Act 191 provides that partnership associations limited may be formed for the purpose of conducting any lawful business or occupation. As these partnership associations limited are governed by the rules relating to corporations it follows that under this general blanket clause a partnership association limited cannot be organized to transact a business around which the legislature has thrown special restrictions and for which it has provided special incorporation laws. It has been held that where a statute authorizes incorporation for any lawful purpose, and another statute provides for the incorporation of certain kinds of corporations-such as railway, telegraph or telephone companies-no company can be incorporated under the more general statute for the purposes which are covered by the other statute. The legislature is taken to have intended that, notwithstanding the general language of the one statute, no corporation should be formed for the purposes mentioned in the other without subjecting itself to the provisions of the other and more restrictive statute.

Machem's Modern Law of Corporations, Vol. 1, Sec. 63.

The legislature of this State has provided by the General Banking Laws for the incorporation of companies proposing to do a banking businesss, has fixed the liability of stockholders in such corporations in excess of the capital stock, and has placed special restrictions around such corporations. The passage of these General Banking Laws, providing for the organization of corporations under conditions quite inconsistent with those prescribed by the partnership association limited law, seems to be a strong legislative declaration that banking companies cannot be organized to acquire a corporate existence under acts such as the latter, and shows a clear legislative intent to separate banking corporations from other corporations, or from partnership associations limited which might lawfully be organized and promoted under such broad and general language as is contained in the partnership association limited law. The General Banking Laws have placed upon banking corporations special restrictions and limitations not applicable to other corporations or to partnership associations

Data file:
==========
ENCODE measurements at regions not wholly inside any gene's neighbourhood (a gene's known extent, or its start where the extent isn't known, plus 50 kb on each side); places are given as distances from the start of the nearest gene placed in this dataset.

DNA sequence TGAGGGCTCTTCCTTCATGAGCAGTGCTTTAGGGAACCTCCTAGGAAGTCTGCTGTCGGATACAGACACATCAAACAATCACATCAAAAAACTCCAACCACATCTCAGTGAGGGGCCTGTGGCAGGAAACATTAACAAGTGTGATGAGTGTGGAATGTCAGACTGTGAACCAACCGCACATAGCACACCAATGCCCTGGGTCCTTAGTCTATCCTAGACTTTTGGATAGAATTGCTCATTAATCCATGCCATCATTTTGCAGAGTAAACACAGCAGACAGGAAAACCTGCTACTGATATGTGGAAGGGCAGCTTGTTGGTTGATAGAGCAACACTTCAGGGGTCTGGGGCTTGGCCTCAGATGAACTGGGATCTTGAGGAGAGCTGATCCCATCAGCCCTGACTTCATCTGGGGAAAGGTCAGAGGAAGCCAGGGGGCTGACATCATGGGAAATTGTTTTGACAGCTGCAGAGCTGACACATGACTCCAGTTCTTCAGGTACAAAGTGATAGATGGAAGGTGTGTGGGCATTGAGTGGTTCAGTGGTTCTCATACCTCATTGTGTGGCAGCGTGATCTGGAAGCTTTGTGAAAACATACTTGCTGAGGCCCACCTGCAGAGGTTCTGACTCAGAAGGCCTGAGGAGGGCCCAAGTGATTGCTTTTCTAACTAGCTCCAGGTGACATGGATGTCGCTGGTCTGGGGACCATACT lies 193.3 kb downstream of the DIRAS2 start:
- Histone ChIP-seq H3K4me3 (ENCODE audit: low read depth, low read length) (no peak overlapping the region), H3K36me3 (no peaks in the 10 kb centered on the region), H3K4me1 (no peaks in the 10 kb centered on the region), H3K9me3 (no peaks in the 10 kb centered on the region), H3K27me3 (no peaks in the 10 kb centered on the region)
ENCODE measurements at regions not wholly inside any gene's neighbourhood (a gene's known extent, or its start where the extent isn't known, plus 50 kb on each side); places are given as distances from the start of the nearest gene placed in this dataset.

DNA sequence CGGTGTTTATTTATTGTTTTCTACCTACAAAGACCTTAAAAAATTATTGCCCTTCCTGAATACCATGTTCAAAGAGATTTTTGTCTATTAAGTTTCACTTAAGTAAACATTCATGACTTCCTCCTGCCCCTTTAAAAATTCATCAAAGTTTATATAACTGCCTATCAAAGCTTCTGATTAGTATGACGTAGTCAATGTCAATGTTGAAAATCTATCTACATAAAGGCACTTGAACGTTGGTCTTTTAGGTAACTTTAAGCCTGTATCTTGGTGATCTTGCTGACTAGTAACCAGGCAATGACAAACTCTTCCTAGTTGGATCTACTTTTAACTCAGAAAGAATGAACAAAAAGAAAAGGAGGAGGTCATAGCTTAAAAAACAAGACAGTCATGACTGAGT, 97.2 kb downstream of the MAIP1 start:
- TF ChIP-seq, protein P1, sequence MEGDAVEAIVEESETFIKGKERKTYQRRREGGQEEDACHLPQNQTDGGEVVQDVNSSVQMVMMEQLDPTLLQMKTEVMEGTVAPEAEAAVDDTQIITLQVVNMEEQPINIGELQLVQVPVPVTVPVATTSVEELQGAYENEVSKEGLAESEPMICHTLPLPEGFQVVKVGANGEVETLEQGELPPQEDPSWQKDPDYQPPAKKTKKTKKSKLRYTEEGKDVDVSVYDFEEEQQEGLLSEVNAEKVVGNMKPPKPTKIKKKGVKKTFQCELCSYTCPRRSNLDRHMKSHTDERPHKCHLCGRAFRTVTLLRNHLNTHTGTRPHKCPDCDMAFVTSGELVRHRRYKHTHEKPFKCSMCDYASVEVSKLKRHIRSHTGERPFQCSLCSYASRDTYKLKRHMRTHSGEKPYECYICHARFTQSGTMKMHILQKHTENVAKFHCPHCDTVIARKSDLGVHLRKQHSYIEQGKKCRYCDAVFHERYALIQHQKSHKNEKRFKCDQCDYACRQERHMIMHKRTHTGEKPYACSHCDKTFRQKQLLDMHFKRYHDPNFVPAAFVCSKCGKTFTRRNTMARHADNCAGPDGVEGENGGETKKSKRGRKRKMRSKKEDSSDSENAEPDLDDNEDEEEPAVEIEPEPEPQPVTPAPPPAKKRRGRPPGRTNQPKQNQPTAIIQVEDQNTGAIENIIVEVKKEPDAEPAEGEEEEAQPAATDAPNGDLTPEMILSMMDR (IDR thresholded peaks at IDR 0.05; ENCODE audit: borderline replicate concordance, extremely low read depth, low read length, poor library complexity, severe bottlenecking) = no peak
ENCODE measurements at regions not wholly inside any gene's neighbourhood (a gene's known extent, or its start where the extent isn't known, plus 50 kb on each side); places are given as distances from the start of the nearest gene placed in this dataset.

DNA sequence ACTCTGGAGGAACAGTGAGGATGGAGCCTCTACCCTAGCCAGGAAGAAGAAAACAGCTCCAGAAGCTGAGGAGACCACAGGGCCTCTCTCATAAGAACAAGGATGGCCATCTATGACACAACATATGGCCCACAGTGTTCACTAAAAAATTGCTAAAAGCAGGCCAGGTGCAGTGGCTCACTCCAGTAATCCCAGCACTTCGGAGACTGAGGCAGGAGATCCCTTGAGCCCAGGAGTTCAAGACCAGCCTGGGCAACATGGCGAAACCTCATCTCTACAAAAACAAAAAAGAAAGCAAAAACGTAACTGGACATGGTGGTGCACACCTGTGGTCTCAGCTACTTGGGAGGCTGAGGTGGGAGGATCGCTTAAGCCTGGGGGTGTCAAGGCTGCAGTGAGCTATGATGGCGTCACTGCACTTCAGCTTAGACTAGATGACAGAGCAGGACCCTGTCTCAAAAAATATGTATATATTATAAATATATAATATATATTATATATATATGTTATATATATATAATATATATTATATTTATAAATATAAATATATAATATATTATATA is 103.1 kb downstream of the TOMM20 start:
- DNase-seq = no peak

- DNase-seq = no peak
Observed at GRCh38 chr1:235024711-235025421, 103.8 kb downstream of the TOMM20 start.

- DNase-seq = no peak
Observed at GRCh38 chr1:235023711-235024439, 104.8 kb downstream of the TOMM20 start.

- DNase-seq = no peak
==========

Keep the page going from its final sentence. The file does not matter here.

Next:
limited, and have imposed upon stockholders of such corporation a special and increased liability. These special restrictions and limitations cannot be evaded by the simple device of incorporation under the partnership limited law or other general incorporation laws.

In my judgment the legislature has clearly expressed its intention that no corporation or partnership association limited shall acquire or exercise the right to do a banking business without subjecting itself to the statutory provisions of the General Banking Laws by incorporating under such laws, and it is, therefore, my opinion that an association or partnership limited cannot be organized under Chapter 160 of the Compiled Laws of 1897, for the purpose of owning and operating a bank or conducting a general banking business.